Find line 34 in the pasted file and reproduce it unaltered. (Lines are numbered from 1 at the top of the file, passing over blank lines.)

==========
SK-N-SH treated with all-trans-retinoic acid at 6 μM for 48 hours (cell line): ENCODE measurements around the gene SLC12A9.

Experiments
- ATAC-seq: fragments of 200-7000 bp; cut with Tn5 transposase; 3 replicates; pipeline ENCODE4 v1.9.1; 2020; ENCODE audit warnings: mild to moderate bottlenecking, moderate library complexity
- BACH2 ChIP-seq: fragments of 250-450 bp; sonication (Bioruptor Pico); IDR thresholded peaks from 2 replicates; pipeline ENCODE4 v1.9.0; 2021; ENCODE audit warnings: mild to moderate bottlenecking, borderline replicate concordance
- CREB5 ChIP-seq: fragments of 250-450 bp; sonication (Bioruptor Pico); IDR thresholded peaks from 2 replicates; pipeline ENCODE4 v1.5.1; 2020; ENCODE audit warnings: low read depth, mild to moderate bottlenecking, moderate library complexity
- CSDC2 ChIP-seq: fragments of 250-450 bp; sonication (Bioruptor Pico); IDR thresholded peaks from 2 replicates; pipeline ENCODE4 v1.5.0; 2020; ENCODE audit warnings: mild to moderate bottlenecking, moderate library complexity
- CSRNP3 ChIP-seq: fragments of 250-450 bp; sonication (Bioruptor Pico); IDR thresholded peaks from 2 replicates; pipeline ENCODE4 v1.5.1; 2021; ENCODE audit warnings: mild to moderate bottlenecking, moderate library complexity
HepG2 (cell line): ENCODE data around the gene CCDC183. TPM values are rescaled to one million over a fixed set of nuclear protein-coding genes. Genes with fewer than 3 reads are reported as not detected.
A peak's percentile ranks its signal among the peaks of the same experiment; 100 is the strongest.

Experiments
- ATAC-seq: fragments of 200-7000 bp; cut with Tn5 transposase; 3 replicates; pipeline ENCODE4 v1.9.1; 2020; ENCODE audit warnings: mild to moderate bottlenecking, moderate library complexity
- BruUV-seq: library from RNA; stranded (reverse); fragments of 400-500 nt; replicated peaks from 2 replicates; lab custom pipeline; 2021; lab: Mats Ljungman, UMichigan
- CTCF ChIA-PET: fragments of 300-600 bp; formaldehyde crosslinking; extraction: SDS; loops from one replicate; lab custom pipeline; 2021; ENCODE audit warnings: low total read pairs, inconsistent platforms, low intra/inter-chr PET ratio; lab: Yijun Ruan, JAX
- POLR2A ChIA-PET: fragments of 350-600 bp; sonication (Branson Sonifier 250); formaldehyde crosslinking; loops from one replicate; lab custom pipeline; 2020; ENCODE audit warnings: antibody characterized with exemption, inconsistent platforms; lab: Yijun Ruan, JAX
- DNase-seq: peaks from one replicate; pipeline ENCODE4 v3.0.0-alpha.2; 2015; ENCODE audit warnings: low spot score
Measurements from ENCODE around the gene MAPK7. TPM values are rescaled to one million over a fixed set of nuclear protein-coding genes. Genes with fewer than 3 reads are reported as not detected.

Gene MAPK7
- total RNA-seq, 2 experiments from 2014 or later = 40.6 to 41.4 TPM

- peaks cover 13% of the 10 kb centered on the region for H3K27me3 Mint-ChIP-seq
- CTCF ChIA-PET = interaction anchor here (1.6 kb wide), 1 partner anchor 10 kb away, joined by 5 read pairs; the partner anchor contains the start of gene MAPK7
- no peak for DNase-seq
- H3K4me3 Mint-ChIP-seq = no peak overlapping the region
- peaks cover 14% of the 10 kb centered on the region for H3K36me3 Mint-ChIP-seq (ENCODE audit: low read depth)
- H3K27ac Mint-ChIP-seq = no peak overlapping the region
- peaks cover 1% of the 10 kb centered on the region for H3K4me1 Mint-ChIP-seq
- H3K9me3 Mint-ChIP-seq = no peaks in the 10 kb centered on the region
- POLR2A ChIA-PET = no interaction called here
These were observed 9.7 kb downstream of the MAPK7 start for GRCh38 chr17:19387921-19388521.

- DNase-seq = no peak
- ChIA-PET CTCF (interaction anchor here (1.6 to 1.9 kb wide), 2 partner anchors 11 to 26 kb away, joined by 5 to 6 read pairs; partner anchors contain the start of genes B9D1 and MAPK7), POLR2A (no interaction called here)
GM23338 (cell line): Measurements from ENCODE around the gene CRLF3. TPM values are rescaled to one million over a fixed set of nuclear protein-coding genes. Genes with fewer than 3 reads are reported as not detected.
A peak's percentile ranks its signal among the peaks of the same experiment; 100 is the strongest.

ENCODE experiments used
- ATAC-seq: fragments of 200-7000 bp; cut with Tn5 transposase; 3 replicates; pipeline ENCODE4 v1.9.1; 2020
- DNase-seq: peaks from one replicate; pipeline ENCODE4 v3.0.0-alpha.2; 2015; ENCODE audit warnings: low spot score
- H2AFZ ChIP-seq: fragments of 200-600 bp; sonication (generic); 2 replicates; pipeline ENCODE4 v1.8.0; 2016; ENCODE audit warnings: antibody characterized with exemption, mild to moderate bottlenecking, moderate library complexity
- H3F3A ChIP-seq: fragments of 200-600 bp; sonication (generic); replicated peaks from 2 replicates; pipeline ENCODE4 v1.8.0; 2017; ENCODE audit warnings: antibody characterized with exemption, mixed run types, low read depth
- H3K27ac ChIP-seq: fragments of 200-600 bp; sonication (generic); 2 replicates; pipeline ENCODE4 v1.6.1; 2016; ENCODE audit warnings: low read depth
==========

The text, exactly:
- ATAC-seq: fragments of 200-7000 bp; cut with Tn5 transposase; 3 replicates; pipeline ENCODE4 v1.9.1; 2020